Generally, we love everything to be specified before, however; it cannot be; as we never know what is really specified. In general, it is accepted that, universe is evolved by well specified laws. These laws can be new found by scientists as well as God’s laws. Nevertheless; God does not treat to universe to break these laws. The time specified in holly books for the ending of universe has passed several times. All the time there has been an excuse for the passed date and new explanations has appeared. Scientific claims like weather condition reports may not be more correct than prophets and oracles. Regardless of anything, Turkish people must be involved in such kind of studies and join those arguments. For this reason, Turkey should not miss the opportunity of joining the CERN, if they do not want to lose anything about technology and science. There are already more tan 100 Turkish people working in the CERN. The substructure of application of the technologic developments obtained in CERN will occur in Turkey by time. Altough we have a prophet  saying ‘If science is at China, go there’ and a leader saying ‘Our true mentor in life is science’, it will be a huge mistake to step back from scientific developments for 70 million dollars. Even though we have the star and the crescent in our national flag, we are very far away from space and universe. It is found really ironic and weird by other nations.

- Understanding Science. 2012. Retrieved from undsci.berkeley.edu/article/whatisscience_01
- The Guardian Science Blog. 2009. Retrieved from www.sciencecouncil.org/definition
- Biyoloji Eğitim. 2011.Retrieved fromwww.biyolojiegitim.yyu.edu.tr/ders/ev/sem/evrb/1.pdf
- J., Hassard. 2010. Retrieved from www.artofteachingscience.org/2010/11/25/why-do-we-
- Taek. 2009. Retrieved from www.taek.gov.tr/uluslararasi/cern/314-cern-deneyleri-ve-

An Example of Daily Lesson Plan

1.      Surname, Name:                                                                             Date:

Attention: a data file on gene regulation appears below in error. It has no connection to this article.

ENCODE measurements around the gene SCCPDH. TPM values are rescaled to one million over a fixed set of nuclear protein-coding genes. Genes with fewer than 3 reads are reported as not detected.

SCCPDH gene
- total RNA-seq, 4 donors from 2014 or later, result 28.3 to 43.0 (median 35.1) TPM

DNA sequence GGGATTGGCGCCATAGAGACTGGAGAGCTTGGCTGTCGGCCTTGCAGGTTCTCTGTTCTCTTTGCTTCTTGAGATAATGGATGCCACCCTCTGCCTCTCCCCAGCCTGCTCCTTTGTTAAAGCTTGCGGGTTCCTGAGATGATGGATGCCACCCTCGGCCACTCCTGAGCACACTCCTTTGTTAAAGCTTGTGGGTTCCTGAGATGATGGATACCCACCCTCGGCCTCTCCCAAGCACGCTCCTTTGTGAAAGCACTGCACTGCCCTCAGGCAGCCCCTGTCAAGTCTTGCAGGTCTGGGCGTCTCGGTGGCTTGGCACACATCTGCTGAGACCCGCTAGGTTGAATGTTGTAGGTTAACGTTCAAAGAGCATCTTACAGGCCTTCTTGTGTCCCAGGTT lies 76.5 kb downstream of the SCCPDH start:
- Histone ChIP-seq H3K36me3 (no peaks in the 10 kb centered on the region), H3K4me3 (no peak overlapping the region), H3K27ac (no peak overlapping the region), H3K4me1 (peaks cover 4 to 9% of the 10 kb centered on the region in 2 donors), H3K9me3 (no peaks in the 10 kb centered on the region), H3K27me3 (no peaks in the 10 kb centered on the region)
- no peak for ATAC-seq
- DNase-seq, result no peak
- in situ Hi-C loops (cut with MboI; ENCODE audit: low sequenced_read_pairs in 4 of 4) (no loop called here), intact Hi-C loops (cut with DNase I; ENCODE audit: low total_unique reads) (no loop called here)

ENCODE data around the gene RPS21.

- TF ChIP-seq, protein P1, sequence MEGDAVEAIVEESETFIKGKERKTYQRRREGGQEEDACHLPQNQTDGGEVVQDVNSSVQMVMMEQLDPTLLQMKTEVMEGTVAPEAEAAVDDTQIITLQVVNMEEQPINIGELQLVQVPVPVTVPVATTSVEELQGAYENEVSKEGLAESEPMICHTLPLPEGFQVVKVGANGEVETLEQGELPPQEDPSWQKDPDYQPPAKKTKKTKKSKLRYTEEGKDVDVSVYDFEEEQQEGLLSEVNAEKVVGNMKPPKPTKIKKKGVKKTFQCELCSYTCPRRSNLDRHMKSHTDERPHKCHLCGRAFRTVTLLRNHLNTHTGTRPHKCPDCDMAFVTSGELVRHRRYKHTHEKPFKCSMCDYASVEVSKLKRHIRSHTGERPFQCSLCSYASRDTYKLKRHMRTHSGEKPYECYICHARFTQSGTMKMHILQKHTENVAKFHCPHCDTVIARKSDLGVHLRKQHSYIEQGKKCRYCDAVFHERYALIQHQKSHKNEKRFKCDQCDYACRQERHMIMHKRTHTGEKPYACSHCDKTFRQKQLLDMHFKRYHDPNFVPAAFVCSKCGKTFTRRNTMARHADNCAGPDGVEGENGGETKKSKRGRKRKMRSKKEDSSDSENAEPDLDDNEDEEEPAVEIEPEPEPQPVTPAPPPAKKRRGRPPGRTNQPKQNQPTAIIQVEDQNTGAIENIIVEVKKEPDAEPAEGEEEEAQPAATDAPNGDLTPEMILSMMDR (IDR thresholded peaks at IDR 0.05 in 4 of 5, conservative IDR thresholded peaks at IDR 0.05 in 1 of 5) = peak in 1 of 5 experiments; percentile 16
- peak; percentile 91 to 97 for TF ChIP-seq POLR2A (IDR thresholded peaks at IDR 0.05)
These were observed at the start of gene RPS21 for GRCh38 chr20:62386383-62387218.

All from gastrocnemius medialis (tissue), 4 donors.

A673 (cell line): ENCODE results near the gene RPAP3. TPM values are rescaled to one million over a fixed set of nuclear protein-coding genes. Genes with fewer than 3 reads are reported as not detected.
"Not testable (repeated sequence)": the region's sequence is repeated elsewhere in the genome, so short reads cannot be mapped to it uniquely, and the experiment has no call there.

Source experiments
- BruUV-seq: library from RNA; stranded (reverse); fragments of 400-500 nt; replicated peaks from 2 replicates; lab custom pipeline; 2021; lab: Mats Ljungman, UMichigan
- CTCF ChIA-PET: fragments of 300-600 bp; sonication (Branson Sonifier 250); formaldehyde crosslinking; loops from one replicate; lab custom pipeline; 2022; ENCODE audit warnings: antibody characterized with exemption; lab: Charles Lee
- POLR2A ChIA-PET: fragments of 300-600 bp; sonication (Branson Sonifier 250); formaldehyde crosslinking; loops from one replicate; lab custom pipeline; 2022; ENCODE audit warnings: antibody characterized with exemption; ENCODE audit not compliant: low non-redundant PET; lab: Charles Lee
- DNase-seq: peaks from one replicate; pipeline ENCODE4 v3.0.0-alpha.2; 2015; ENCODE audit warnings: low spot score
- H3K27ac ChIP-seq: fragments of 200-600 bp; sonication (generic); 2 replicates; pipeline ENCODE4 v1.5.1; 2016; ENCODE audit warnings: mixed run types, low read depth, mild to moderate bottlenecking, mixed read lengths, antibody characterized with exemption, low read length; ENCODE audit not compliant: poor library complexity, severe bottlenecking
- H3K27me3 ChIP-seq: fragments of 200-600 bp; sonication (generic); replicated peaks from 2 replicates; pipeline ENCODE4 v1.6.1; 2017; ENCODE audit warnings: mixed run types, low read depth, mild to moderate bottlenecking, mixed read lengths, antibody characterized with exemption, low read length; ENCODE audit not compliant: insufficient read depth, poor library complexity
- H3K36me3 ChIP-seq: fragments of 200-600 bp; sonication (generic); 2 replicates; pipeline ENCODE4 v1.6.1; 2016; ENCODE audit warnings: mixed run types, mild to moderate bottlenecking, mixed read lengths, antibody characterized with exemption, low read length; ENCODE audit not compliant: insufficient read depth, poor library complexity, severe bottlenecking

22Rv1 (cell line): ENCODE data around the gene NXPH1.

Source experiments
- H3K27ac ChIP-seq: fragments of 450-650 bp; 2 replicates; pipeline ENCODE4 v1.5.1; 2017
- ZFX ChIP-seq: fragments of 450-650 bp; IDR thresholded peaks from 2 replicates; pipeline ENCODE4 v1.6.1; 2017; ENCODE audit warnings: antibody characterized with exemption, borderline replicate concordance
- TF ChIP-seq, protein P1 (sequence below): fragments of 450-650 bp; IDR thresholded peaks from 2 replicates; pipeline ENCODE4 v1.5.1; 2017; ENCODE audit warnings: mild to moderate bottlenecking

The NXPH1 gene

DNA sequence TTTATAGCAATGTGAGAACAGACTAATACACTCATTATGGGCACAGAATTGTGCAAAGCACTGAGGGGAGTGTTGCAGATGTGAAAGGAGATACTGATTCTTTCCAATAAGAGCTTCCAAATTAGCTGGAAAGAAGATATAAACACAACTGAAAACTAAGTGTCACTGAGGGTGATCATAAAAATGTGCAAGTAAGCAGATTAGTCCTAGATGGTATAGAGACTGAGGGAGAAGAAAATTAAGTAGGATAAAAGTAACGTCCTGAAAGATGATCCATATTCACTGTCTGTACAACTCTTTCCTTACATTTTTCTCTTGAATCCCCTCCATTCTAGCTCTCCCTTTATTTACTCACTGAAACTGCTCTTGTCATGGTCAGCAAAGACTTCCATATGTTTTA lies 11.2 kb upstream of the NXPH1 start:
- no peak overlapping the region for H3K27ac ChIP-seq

2.      School:

3.      Grade Level: 10th  Grade

4.      Unit: Electricity

5.      Chapter: Electric charges

6.      Topic: Properties of electric charges

7.      Topical outline:

·        Charging by gaining and loosing electrons

-         Attraction of the balloon
-         Attraction of the straw
-         Bending water with a straw
-         Dancing fleas
-         Basic electroscope

8.      Link:

Yesterday, we ended the ‘Force and Motion’ unit and solved some problems.

Today, we will see that the matters can charge by gaining or losing electrons.   
Tomorrow, we will see the charge distribution of charged objects and electric force.

9.      Timing:

In this course there is no time reserve for repetition of previous lecture because in previous course some problems are solved. Therefore course will open with new unit.

Total: (45 minutes)

-         Introduction to new unit. (0.5 minute)
-         Showing a video and talk about it.  (5 minutes)
-         Make groups and distribute the activity sheets to groups. (0.5 minute)
-         Doing activities and controlling the students while they do demos. (10 minutes)
-         Distribute evaluation sheets about group performance. (1 minute)
-         Let students to explain what they have done. (10 minutes)
-         Explain briefly the students’ results. (3 minutes)
-         Give the concept effectively and talk about similar examples. (10 minutes)
-         Make a quiz (5 minutes)

10.  Prerequisite specific objectives:

- Students are able to describe charging styles. (Comprehension level)